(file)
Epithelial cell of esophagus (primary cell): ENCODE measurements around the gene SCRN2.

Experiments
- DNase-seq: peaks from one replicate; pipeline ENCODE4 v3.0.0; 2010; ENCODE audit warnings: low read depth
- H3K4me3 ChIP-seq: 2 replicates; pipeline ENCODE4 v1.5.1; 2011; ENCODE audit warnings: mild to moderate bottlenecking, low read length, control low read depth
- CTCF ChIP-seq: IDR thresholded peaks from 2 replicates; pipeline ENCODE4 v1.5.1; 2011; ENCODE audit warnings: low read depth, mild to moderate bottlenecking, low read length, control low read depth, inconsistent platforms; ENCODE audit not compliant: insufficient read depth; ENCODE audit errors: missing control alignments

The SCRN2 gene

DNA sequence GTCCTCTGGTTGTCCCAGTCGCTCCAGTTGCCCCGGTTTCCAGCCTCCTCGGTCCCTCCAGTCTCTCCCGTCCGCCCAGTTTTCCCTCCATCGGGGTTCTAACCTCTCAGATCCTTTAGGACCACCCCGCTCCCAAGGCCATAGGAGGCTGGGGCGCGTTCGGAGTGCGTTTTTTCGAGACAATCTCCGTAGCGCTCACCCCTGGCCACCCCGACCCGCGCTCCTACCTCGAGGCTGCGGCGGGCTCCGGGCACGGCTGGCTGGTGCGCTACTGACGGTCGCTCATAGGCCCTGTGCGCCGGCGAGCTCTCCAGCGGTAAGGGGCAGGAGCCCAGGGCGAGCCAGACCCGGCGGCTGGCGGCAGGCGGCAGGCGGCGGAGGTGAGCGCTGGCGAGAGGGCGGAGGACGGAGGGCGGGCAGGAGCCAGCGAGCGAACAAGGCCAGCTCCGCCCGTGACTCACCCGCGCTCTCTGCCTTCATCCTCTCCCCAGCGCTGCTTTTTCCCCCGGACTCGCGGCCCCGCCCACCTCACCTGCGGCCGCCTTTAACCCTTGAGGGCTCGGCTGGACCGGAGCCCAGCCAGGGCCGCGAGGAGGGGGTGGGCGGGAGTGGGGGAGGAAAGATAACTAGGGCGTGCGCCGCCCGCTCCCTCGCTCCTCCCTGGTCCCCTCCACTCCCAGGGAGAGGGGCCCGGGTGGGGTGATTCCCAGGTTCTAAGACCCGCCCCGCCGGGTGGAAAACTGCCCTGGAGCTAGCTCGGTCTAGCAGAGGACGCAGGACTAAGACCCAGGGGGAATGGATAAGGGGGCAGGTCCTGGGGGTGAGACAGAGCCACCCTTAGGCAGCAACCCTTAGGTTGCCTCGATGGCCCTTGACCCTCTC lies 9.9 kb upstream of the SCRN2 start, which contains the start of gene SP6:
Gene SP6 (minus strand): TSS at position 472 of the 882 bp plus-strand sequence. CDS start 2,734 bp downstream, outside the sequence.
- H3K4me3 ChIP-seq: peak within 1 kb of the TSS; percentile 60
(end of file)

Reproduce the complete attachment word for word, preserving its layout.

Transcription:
Epithelial cell of esophagus (primary cell): ENCODE measurements around the gene SCRN2.

Experiments
- DNase-seq: peaks from one replicate; pipeline ENCODE4 v3.0.0; 2010; ENCODE audit warnings: low read depth
- H3K4me3 ChIP-seq: 2 replicates; pipeline ENCODE4 v1.5.1; 2011; ENCODE audit warnings: mild to moderate bottlenecking, low read length, control low read depth
- CTCF ChIP-seq: IDR thresholded peaks from 2 replicates; pipeline ENCODE4 v1.5.1; 2011; ENCODE audit warnings: low read depth, mild to moderate bottlenecking, low read length, control low read depth, inconsistent platforms; ENCODE audit not compliant: insufficient read depth; ENCODE audit errors: missing control alignments

The SCRN2 gene

DNA sequence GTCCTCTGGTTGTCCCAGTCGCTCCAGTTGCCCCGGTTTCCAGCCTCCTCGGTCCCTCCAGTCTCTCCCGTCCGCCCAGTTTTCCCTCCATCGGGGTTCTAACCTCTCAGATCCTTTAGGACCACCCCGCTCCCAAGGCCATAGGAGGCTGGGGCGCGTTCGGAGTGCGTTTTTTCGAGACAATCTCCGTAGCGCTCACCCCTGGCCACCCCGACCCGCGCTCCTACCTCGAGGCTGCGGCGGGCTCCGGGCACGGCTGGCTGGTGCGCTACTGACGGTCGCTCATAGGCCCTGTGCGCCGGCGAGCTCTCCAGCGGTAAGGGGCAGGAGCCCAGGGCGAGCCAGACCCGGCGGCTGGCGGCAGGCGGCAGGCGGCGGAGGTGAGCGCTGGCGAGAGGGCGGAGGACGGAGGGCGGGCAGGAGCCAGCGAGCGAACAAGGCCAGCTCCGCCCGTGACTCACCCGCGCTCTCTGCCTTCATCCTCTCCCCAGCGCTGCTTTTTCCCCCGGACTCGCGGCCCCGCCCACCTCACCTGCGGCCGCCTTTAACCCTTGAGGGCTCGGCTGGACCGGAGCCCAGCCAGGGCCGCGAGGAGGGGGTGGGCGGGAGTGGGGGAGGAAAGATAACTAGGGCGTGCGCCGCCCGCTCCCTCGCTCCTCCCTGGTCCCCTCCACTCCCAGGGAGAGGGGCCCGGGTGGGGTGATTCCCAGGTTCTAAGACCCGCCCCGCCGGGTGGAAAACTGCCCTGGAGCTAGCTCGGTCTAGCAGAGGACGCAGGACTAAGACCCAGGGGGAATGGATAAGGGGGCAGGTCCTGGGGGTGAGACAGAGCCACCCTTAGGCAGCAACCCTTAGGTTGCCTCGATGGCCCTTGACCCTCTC lies 9.9 kb upstream of the SCRN2 start, which contains the start of gene SP6:
Gene SP6 (minus strand): TSS at position 472 of the 882 bp plus-strand sequence. CDS start 2,734 bp downstream, outside the sequence.
- H3K4me3 ChIP-seq: peak within 1 kb of the TSS; percentile 60